Quite often, when I interview or just talk to a manager about his company and try to figure out why they are organised or managed in a particular way, I hit upon something which I don’t understand. Some practice, management technique, service specification or incentive system from which I simply fail to grasp why they do it like that (just to name a few candidates: detailing in pharmaceuticals, buy-back guarantees in book publishing, insane working hours in investment banking). And when then I ask (“I am not sure I understand; can you explain a bit more?”), I often get a long and winding answer (which suggests to me that they don’t quite know it either…).
And when I then, stubbornly, poke a bit harder (“sorry, but I still don’t get it…”), the interviewee might get a bit annoyed, after which very often I will receive the momentous reply “look Freek, everybody in our business does it this way, and everybody has always been doing it like this; if this wasn’t the best way to do things, I am sure it would have disappeared by now”.
I never quite bought this answer but, frankly, also did not quite know how to refute it…
Because our well-established theories of economic organisation would propagate exactly that: The market is Darwinian. Firms with bad habits and practices have a lower chance of making it in the market in comparison to smart firms who do everything right. Therefore, those firms will go out of business quicker and, although it may take a while, the ineffective practices will die out with them.
But I still thought they were wrong. I now think I have figured it out. Bad practices can spread and can continue to persist in industries, “till kingdom comes”. Let me attempt to explain to you how and why.
The trick is bad management practices can survive, despite making firms worse off, just like viruses can persist amongst humans. Because they are contagious, and “spread quicker than they kill”, the virus (or management practice) can continue to persist and not die out. It’s the same for certain industry practices.
Moreover, what’s unique about industries is that if everybody is employing the practice, everybody is equally bad. Yet, because competition is based on relative competitive strength, firms might not even notice that they are worse off for continuing the silly habit. Customers might complain about them (e.g. “all those stupid highstreet banks are equally terrible!”) but don’t have a choice; they have to pick one anyway (just like they would when the banks would all be excellent). Hence, the banks don’t suffer.
You can put these things into simulation – which I did – and quite easily model the diffusion and persistence of harmful management practices. So, next time a manager tells you they do it because everybody has always been doing it (whether it’s detailing in pharmaceuticals, buy-back guarantees in book publishing, or insane working hours in investment banking) and they’re sure that therefore it must be the best way of doing things, just smile at him and say “ah! that’s not necessarily true; just because everybody is doing it and has been doing it like this forever, does not mean that it is the best way of doing things”. And I will happily show him my simulation if you have the patience.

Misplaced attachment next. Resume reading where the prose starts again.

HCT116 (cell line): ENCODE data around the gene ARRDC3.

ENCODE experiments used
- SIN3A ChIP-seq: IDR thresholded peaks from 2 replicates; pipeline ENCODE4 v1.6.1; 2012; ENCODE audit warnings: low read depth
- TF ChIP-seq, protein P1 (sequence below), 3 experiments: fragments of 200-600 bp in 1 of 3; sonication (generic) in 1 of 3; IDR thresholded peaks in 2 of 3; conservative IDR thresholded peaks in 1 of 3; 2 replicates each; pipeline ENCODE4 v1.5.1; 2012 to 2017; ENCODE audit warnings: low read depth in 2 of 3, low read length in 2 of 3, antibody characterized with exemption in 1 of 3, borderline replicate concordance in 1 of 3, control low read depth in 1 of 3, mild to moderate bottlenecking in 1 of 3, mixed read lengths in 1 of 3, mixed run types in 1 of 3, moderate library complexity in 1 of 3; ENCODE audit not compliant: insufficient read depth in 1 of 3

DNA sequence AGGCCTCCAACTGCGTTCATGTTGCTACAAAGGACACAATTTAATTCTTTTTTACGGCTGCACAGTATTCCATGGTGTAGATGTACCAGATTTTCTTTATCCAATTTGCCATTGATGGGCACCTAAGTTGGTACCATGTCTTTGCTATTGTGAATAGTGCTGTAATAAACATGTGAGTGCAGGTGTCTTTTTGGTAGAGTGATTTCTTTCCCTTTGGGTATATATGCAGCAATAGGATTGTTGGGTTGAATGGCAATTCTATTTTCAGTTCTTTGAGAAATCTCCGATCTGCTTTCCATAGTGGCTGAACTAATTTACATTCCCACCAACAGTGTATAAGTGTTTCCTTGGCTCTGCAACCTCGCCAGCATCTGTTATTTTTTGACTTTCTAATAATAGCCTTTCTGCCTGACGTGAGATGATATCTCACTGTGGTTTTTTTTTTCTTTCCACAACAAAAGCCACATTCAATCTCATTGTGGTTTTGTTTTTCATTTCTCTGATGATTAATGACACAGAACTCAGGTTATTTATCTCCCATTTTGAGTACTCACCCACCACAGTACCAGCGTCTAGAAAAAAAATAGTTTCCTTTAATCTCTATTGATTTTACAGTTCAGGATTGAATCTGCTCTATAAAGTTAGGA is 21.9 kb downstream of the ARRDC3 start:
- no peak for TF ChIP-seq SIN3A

An insightful point. Yet, I think the underlying assumption you have here is that each and every practice adopted should ideally contribute to the efficiency of a firm. When viewed in isolation, a particular practice may not make any sense at all to that end. However, when considered along with others, the practice could play a key role in the overall business model of a firm.
From another point of view, managers may also well aware of the fact that prevalent use of a practice does not necessarily render this practice as the decisive factor in the Darwinian selection process. However, they still may adopt bad/inefficient practices since it could be seen as a way of gaining legitimacy by participating the crowd. Thus, alternative to seeing it as a peril of vicarious learning, we can see the persistence of a bad practice as an outcome of the trade-off between legitimacy and efficiency. I believe one can find cases in which cost of deviation from institutional norms may outweigh benefits of streamlining the set of organizational practices.
Stockholm School of Economics
Emre: You’re of course very right. Sometimes practices are inefficient but still benefit the firm because they provide them with legitimacy in the eyes of their customers, suppliers, etc. (e.g. ISO9000 in certain industries). However, those are not the ones I am talking about – in my vocabulaire, I would not even call them “bad practices – since they do bring benefits for the firm and increase its “chance of survival”.
I’m convinced that there are practices out there that don’t even do that (i.e. provide legitimacy); they’re bad, lower your survival chances and you’d be better off without them. How come such practices survive, is the topic of my entry.
Easy. Most people find it preferable to fail in company rather than succeed alone.
It’s a purely social construct I believe. Unless a figure of authority steps in, or the new way becomes not-easily assailable (i.e. one will not get blamed for using it, regardless whether the failure was or was not a result of abandoning the old way and using a new way), changing your ways takes:
a) personal courage; or
b) an outsider who’s not easily influenced by the inmates (sorry, incumbents).
Both of them are rare.
It’s (to an extent) similar to smoking – you know it’s bad for you, but even so won’t necessarily quit if you’re in a group of smokers.